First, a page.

For more than seven decades, the click of a camera shutter was the soundtrack to Dorothy Bohm’s life.
She was a teenager in Lithuania when her father gave her a Leica as she boarded a train to flee the Nazis. She studied photography in Manchester, England, after the Blitzkrieg drove her from London. Her camera was a steadfast companion when she traveled the world, chronicling her travels and the people she saw with an empathetic eye. And as her renown as a photographer grew, she switched to color film and experimented with bold new styles.
Mrs. Bohm created a vast body of photographs, in the process becoming a grande dame of the art form, before she died at 98 on March 15 at a care facility in Northwest London. Her daughter Monica Bohm-Duchen confirmed the death.
Mrs. Bohm began as a portraitist, but her photography blossomed when she left the studio. She branched out to make black-and-white landscapes and street photographs that documented life in cities like London and Paris; colorful abstract compositions; and still lifes.
There was a permanence to photography that Mrs. Bohm, whose life was uprooted repeatedly, found appealing.
“A photograph fulfills my deep need to stop things from disappearing,” she told The Times of Israel in 2016.
Her photographs have appeared in more than a dozen books and more than two dozen exhibitions:
A streetlamp casts a filigreed shadow in a beam of sunlight slanting into a deserted alley.
A sturdy woman selling flowers seems to rise out of a cloud of petals in front of a striped umbrella propped on its side.
Israeli and Palestinian children play on a sun-drenched street, laughing into the lens.
A woman and a child stare down at a small dog in a starkly-lit courtyard as Mrs. Bohm’s camera stares down at them.
Regardless of the subject, warmth suffused much of her work.
“Dorothy Bohm knows her camera not only sees, it feels,” wrote Roland Penrose, an English artist and historian, in the introduction to her first book, “A World Observed” (1970).
Mrs. Bohm wanted those feelings to be positive. As she said in 2016: “I’ve seen a lot. But I don’t show the ugliness of life; I try to show the good.”
Dorothea Israelit was born on June 22, 1924, to Tobias and Ethel (Meirovich) Israelit in Koenigsberg, East Prussia (now Kaliningrad, Russia). Her mother was a homemaker, and her father was a successful textile industrialist.
After a privileged childhood, the Israelit family, who were Jewish, moved to Lithuania in 1932, where Mr. Israelit had business interests. In June 1939, with the rise of Nazi Germany and its persecution of Jews, her father sent Dorothy to a boarding school in England for her safety.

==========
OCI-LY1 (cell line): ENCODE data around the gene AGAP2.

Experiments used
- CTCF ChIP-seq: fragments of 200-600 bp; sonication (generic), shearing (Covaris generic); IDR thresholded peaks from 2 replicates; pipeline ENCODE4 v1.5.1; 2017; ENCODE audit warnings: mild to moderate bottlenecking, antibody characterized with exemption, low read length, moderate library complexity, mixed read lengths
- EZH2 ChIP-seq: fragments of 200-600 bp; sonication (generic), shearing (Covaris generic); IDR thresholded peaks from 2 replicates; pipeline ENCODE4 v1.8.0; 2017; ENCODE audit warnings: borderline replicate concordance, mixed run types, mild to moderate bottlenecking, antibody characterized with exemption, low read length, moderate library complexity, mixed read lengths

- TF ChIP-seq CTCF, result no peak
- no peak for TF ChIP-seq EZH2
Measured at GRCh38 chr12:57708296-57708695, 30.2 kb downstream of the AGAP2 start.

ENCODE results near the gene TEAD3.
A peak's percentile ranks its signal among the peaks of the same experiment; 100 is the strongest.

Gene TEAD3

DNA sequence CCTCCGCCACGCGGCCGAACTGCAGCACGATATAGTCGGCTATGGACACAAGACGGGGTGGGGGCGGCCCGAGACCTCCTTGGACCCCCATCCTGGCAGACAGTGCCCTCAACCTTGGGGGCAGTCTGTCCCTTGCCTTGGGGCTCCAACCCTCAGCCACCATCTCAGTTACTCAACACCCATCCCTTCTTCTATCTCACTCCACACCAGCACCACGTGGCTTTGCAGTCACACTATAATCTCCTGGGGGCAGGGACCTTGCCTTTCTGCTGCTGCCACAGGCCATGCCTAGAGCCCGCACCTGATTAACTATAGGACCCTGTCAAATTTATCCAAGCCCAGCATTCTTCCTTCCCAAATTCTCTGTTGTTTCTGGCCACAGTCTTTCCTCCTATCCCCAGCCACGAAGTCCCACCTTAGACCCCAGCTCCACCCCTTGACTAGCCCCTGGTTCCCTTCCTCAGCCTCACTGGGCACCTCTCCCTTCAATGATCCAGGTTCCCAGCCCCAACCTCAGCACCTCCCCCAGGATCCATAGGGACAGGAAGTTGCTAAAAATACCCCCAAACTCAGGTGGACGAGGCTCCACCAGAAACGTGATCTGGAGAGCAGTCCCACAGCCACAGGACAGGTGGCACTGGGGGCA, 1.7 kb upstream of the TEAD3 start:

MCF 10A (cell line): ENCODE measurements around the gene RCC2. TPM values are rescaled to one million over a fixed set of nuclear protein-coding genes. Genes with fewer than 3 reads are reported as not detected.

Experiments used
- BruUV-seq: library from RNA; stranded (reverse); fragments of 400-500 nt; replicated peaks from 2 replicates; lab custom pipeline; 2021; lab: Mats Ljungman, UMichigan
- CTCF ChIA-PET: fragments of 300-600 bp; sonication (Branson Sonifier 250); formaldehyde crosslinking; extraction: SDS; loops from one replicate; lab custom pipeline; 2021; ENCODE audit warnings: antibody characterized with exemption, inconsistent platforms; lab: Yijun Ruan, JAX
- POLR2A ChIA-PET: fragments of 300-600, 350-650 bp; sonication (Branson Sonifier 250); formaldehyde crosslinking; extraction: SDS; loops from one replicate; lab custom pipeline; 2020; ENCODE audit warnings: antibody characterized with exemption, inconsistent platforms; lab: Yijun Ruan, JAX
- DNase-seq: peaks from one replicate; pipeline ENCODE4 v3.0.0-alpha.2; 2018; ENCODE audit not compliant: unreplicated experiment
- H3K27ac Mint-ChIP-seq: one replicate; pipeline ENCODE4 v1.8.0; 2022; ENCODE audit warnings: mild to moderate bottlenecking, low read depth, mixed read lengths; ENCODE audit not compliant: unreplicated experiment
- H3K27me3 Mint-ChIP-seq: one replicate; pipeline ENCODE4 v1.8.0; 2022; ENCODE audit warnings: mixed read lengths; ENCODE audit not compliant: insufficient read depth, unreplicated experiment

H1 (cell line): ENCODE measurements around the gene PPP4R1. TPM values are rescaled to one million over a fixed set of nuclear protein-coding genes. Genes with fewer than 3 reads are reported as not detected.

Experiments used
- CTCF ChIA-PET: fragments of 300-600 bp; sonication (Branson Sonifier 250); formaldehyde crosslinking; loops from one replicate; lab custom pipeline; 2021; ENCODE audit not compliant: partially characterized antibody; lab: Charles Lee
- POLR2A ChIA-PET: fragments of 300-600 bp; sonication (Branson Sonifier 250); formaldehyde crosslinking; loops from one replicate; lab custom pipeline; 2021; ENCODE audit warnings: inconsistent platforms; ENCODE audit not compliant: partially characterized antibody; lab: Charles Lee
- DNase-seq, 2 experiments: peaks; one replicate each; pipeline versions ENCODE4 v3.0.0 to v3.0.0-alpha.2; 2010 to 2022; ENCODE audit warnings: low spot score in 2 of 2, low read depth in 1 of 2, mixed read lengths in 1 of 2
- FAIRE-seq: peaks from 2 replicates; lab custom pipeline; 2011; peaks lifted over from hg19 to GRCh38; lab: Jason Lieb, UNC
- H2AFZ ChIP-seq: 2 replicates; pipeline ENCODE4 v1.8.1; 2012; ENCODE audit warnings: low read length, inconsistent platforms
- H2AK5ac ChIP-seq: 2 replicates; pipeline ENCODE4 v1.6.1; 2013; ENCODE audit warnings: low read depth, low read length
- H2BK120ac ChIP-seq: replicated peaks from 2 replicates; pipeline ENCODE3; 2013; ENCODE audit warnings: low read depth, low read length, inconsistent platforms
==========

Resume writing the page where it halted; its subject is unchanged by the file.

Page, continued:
When she said farewell to her parents, her father handed her his Leica and said, “It might be useful to you,” she recalled in 2016. She made it to England but would not see her parents again for more than 20 years.
Dorothy was attending a boarding school in Ditchling, a village in East Sussex, in the south of England, when a relative there suggested that she try photography. After interviewing with the London studio photographer Germaine Kanova, she was hired to be her assistant.
But with London being bombed in the Blitz, beginning in September 1940, Ms. Kanova was forced to close her studio, and Dorothy moved north to Manchester. In 1942, in the midst of war, she graduated from a photography program at the Manchester College of Technology (now the University of Manchester Institute of Science and Technology).
While in Manchester she met Louis Bohm, a Polish Jewish refugee whose mother and sister had died in the Warsaw Ghetto. They married in 1945, and Mrs. Bohm insisted that he complete his studies for a chemistry Ph.D. while she worked. She opened a portrait studio in Manchester, called Studio Alexander, in 1946.
By the late 1940s, Dr. Bohm was working for a petrochemical company and traveling frequently. Mrs. Bohm, carrying her Rolleiflex camera, accompanied him on trips to Israel, Mexico, Russia, Egypt, Portugal, Italy and Switzerland, at first producing black-and-white, usually plein-air, photographs.
The couple lived in Paris, New York City and San Francisco before settling in London’s Hampstead neighborhood, where Mrs. Bohm lived until her death.
In the late 1950s, Mrs. Bohm learned from the Red Cross that her parents and sister Dina had survived the war but, by then living in Soviet-controlled territory, had all been deported to Siberian labor camps as capitalist enemies of the Kremlin and had spent years there before being released. They were living in Riga, then part of the Soviet Union and now the capital of Latvia, when Mrs. Bohm visited them for a reunion in 1960.
Three years later, Mrs. Bohm’s parents obtained permission to go to England. Her younger sister, Dina, moved to Israel in the early 1970s.
Mrs. Bohm’s first show of her photographs was held in 1969 at the Institute of Contemporary Arts in London.
Impressed by Polaroid photos shot by Mr. Kertész, Mrs. Bohm worked with Polaroids in the early 1980s and switched to color film exclusively in 1984. Her color work included abstract images of torn posters, reflections of store displays in puddles and mannequins leaning in storefronts. Her photographs of Hong Kong and Japan were all shot in color.
Dr. Bohm died in 1994. In addition to her daughter Monica, she is survived by another daughter, Yvonne Nicholas; four grandchildren; and two great-grandchildren.
Mrs. Bohm’s other books include “A World Observed 1940-2010: Photographs by Dorothy Bohm” (2010) and “About Women: Photographs by Dorothy Bohm” (2015). She was the subject of two documentaries, one for the BBC titled “Dorothy Bohm — Photographer” (1980) and “Seeing Daylight: The Photography of Dorothy Bohm” (2018).
By 2018, Mrs. Bohm had stopped making photographs but, as she told The Guardian, the visual world still brought her joy.
“From my bedroom there’s a wonderful view, as beautiful as any in the Mediterranean,” she said.